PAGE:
November 8th, 2016, 10:36 AM  #1 
Newbie Joined: Nov 2016 From: Israel Posts: 1 Thanks: 0  A super hard logarithm problem
Hey, it's my first time visiting in a math forum but I seriously need help. Since there are no active forums in hebrew (I'm from israel) I went looking for english forums, like this one. So my math teacher gave it to us today saying he will bump up the grade of anyone solving it, showing they way of solving, obviously. Anyway, this is the problem: Anyone solving or at least trying to solve it, be blessed! thank you. *explain how you did it. the final result is 9, as he told us, but the way is what matters. 
November 8th, 2016, 01:20 PM  #2 
Math Team Joined: May 2013 From: The Astral plane Posts: 1,797 Thanks: 715 Math Focus: Wibbly wobbly timeywimey stuff.  Quote: Dan 
November 8th, 2016, 03:58 PM  #3 
Global Moderator Joined: Oct 2008 From: London, Ontario, Canada  The Forest City Posts: 7,814 Thanks: 1046 Math Focus: Elementary mathematics and beyond 
After some manipulation and using some of the rules of logarithms one may arrive at $$\left(\frac23\right)^y=\frac{\sqrt x+1}{x}$$ which has an integer solution at $x=9$. 
November 8th, 2016, 04:16 PM  #4 
Global Moderator Joined: Dec 2006 Posts: 19,059 Thanks: 1619 
Let x = 9^t, so that the equation becomes 4^t = 3^t + 1. By inspection, t = 1 is a solution, and so x = 9. Show that no other solution exists. 
November 9th, 2016, 08:17 AM  #5  
Banned Camp Joined: Jun 2014 From: Earth Posts: 945 Thanks: 191  Quote:
$\displaystyle (2^t  1)(2^t + 1) \ = \ 3^t$ For possible integer solutions, $\displaystyle (2^t  1)(2^t + 1) \ = \ 3\cdot3^{t  1}$ $\displaystyle 2^t  1 \ = \ 3 $ $\displaystyle 2^t + 1 \ = \ 3^{t  1}$  or it's the case $\displaystyle 2^t  1 \ = \ 3^{t  1}$ $\displaystyle 2^t + 1 \ = \ 3 $  One of the above scenarios isn't possible, while the other works.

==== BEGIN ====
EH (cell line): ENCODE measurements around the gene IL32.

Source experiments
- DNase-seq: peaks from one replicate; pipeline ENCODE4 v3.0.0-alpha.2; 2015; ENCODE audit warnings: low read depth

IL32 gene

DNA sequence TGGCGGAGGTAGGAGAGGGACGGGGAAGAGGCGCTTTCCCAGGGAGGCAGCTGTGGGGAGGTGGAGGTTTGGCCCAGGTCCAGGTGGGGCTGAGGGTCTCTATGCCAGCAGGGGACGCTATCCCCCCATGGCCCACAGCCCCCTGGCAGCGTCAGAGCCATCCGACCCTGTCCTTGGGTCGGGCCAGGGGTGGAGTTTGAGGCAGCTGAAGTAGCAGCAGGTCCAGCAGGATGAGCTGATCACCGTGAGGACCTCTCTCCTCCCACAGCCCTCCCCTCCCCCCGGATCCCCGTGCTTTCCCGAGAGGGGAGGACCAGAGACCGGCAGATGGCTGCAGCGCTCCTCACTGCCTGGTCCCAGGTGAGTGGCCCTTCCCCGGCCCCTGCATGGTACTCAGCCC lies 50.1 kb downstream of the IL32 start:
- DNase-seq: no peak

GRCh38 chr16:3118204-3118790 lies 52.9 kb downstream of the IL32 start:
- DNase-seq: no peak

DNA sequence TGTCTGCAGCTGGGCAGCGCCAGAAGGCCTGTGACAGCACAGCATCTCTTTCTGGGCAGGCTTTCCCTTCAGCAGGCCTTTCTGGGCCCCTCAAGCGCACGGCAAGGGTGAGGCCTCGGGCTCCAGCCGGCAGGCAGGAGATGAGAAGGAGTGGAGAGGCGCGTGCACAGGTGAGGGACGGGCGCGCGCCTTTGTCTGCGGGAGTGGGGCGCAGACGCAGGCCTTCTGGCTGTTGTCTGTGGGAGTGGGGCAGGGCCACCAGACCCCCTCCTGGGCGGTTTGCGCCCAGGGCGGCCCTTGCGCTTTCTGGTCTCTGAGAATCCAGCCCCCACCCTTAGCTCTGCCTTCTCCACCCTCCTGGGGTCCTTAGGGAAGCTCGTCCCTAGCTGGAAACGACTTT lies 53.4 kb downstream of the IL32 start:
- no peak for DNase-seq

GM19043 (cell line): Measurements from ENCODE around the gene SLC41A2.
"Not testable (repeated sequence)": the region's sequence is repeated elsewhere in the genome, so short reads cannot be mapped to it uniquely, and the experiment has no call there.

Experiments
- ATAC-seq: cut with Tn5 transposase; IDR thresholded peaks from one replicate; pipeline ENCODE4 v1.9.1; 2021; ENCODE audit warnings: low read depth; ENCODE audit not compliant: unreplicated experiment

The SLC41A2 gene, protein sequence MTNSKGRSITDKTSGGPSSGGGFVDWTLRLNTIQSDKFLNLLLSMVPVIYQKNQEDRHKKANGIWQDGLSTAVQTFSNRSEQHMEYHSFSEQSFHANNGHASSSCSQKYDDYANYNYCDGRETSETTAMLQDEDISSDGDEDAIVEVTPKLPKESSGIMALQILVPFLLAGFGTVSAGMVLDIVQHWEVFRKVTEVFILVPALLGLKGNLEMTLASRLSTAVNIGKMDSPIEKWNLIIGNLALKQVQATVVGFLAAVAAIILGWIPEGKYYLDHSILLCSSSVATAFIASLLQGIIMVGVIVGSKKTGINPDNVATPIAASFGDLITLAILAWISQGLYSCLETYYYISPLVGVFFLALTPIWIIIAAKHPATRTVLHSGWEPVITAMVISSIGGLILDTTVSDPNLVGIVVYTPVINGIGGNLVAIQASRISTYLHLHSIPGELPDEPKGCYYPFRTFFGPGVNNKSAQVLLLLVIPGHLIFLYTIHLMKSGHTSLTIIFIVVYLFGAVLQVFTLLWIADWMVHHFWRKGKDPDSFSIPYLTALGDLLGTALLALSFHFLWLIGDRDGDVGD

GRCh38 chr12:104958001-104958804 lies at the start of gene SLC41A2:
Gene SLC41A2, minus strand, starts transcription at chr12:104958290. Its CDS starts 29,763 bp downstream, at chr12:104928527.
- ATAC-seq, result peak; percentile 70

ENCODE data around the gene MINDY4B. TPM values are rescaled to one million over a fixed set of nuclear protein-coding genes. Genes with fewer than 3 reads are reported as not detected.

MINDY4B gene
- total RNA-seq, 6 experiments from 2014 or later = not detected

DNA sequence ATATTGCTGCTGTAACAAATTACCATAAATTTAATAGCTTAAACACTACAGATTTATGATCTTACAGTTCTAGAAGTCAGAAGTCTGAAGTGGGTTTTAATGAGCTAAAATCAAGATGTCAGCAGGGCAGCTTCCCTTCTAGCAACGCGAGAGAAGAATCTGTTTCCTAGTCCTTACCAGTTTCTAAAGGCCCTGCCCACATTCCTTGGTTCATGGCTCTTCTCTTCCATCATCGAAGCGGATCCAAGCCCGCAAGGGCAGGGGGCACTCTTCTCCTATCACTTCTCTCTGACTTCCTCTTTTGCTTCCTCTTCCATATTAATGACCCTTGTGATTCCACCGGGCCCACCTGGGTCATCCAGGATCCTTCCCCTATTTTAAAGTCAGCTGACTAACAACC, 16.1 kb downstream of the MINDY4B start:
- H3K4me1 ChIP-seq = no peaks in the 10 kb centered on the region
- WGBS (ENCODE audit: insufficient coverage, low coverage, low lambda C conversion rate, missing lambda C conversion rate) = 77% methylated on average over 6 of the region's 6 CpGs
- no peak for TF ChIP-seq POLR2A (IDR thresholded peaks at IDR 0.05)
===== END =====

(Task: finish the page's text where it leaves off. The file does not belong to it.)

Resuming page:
November 9th, 2016, 08:44 AM  #6 
Math Team Joined: Dec 2013 From: Colombia Posts: 7,313 Thanks: 2447 Math Focus: Mainly analysis and algebra  What follows the quoted line is only true for one particular choice of $t$. It is not in general true that, given two factorizations of an expression into two terms that the factors must be equal.

November 9th, 2016, 01:50 PM  #7  
Banned Camp Joined: Jun 2014 From: Earth Posts: 945 Thanks: 191  Quote:
Mymathforum.com    11/09/2016 by newuser789 : stripcreator  
November 9th, 2016, 02:14 PM  #8 
Math Team Joined: Dec 2013 From: Colombia Posts: 7,313 Thanks: 2447 Math Focus: Mainly analysis and algebra 
I'm not interested in your attempts at humour. If you have something to say to me you can say it here.

November 10th, 2016, 04:05 PM  #9  
Banned Camp Joined: Jun 2014 From: Earth Posts: 945 Thanks: 191  Quote:
then don't act as if you didn't read it and then make a comment on it to show that you in fact did read it! Maybe next time you will reconsider making a post to someone that is not presumptuous. Hmm? Last edited by Math Message Board tutor; November 10th, 2016 at 04:08 PM.  
November 10th, 2016, 04:37 PM  #10  
Math Team Joined: Dec 2013 From: Colombia Posts: 7,313 Thanks: 2447 Math Focus: Mainly analysis and algebra  Quote:
I still haven't looked at your cartoon because I'm not interested in it. I'm under no obligation to follow and read any links posted by anybody here. If you take issue with the accuracy of my post #6, go ahead and explain what you think is wrong with it. If you have any interesting comment to make on the topic, go ahead an post it. In the absence of the above, I believe this conversation is done.  

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